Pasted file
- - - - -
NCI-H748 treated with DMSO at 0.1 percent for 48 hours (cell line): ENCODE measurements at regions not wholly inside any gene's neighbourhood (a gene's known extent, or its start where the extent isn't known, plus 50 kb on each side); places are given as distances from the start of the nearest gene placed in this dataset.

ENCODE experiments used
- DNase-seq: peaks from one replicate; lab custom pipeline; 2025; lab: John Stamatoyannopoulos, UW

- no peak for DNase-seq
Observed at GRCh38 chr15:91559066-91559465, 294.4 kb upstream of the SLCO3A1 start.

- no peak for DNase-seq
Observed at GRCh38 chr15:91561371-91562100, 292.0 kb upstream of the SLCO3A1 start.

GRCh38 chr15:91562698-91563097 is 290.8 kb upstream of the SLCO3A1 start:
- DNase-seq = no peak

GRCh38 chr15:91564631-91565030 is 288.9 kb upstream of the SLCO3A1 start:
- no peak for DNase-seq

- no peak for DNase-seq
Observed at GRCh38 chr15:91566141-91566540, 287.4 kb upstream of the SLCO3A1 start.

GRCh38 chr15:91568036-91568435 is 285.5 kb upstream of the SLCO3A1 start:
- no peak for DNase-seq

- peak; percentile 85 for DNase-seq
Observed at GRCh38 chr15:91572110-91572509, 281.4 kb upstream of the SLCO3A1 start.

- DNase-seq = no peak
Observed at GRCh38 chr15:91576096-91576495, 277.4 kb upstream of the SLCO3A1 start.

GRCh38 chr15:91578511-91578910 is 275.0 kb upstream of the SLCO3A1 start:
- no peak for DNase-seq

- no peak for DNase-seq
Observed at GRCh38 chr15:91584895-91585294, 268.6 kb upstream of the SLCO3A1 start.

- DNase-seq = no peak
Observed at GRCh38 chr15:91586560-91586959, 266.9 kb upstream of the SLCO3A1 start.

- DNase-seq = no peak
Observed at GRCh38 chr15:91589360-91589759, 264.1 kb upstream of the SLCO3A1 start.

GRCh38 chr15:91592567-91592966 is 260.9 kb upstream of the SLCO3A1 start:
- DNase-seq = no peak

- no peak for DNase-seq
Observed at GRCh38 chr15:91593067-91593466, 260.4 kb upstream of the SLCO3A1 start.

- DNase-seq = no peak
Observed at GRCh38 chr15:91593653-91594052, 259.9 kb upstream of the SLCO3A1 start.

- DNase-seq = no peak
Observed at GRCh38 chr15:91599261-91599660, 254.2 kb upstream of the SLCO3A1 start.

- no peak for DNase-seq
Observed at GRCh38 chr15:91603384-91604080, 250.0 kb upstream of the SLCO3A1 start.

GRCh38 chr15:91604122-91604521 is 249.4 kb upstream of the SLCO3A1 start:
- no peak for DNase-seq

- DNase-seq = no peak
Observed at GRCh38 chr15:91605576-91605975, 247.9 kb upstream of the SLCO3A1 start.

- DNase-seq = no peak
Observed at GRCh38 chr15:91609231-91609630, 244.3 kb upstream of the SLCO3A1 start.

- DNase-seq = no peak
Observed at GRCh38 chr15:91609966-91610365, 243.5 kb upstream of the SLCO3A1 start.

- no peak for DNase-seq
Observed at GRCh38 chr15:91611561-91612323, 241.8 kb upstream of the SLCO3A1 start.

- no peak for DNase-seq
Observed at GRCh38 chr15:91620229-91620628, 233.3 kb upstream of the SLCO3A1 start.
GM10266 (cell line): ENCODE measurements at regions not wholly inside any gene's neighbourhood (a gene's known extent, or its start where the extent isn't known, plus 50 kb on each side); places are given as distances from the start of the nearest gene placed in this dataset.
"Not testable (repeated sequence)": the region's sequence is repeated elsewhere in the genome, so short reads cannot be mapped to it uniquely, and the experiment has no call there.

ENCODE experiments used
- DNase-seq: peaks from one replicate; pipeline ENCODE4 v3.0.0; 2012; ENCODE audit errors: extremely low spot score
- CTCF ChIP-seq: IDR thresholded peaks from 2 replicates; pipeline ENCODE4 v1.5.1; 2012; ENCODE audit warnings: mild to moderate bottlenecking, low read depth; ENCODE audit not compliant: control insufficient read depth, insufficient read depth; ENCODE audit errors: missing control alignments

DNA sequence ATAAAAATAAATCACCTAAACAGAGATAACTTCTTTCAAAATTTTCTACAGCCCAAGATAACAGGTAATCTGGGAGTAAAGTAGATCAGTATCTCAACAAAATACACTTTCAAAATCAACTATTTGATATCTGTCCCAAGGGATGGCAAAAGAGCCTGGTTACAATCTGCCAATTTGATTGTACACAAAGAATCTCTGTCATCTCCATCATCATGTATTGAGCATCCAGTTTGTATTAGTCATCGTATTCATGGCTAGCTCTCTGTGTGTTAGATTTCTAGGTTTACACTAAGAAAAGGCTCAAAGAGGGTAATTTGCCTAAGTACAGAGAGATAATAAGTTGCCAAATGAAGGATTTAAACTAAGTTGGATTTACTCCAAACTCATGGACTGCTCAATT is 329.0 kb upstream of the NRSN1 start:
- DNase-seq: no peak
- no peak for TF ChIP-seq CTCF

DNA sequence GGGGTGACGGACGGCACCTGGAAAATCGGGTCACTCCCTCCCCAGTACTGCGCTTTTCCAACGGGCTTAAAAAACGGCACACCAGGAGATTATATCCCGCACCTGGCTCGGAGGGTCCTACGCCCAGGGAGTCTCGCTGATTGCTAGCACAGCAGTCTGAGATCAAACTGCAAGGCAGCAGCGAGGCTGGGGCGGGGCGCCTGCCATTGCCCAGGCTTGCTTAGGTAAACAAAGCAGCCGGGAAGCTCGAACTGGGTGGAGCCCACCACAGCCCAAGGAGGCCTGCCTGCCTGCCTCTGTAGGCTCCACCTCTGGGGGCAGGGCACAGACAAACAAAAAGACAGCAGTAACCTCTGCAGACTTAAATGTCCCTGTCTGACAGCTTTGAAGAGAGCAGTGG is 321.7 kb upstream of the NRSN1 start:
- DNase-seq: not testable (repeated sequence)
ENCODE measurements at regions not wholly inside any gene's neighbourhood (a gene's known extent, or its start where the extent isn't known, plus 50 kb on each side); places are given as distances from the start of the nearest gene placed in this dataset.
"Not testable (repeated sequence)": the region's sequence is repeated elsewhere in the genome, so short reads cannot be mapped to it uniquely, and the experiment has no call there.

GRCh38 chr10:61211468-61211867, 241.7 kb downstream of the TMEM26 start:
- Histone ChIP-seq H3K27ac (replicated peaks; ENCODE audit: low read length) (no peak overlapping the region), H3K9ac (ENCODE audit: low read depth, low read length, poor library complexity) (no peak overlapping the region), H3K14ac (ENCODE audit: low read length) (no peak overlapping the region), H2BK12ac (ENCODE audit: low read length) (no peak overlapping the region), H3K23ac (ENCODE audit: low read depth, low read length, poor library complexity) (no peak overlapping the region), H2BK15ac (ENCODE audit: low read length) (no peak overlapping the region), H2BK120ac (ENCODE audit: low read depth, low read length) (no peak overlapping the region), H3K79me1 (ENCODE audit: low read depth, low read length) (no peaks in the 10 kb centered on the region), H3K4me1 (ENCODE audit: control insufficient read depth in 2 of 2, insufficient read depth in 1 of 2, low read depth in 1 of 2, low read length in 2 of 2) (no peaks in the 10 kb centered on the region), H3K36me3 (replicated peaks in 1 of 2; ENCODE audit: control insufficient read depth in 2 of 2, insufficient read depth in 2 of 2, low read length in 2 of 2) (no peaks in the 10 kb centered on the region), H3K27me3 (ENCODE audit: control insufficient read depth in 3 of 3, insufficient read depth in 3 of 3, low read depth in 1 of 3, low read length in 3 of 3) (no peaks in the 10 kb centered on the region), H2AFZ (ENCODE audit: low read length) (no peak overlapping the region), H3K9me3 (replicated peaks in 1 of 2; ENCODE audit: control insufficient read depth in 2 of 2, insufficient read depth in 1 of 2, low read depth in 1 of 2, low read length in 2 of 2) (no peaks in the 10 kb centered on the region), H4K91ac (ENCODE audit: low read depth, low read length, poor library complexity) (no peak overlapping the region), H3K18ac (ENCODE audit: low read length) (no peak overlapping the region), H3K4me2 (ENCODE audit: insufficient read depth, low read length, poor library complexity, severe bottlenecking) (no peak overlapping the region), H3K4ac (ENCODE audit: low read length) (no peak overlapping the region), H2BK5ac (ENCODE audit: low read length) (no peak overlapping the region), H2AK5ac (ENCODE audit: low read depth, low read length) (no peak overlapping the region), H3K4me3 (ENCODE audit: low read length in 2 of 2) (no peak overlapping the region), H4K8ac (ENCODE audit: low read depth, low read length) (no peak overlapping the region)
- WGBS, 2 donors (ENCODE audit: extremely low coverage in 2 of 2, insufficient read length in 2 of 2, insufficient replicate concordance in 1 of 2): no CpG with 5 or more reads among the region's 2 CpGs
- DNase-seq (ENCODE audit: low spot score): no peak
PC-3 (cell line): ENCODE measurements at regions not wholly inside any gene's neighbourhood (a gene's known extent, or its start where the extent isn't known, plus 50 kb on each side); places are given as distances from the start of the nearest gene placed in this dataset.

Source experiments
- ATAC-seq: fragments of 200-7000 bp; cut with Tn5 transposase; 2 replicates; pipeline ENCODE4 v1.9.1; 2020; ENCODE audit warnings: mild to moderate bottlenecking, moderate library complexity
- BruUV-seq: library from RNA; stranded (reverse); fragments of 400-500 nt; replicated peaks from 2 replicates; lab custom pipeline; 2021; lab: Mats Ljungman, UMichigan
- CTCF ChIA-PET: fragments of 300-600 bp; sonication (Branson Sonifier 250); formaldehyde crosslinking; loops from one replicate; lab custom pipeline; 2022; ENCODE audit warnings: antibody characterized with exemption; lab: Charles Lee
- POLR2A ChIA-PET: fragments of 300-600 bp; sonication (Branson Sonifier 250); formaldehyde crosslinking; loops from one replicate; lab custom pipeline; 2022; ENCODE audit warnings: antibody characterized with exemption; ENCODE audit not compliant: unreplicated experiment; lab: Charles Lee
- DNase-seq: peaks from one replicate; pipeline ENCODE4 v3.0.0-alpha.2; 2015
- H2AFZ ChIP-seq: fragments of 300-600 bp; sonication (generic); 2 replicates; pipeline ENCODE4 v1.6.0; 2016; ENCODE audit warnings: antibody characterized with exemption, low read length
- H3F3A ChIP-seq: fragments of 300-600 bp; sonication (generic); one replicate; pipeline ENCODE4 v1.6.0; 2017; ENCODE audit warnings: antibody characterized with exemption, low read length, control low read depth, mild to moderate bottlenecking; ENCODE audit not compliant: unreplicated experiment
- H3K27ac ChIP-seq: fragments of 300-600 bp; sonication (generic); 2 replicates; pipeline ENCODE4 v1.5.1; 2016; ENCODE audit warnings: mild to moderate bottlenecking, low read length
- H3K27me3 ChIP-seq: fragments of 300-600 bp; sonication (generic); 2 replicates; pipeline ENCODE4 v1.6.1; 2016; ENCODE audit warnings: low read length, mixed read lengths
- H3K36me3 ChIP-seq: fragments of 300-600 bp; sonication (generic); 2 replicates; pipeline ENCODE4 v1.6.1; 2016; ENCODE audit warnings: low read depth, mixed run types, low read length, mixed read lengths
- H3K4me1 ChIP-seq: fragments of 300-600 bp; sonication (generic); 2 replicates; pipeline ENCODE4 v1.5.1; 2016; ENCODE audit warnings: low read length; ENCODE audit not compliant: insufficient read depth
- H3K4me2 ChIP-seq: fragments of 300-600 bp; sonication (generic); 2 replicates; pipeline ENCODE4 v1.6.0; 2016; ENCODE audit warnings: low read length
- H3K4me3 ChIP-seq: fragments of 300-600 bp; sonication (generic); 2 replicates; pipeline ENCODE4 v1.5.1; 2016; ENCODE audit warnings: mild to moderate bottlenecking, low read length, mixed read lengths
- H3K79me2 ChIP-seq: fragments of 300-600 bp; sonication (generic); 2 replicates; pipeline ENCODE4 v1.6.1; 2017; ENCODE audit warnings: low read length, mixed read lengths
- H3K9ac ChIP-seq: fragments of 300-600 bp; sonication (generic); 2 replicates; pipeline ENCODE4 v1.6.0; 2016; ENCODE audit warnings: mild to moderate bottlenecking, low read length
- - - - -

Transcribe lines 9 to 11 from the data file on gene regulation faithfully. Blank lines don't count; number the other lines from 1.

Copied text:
- DNase-seq = no peak

GRCh38 chr15:91564631-91565030 is 288.9 kb upstream of the SLCO3A1 start:
- no peak for DNase-seq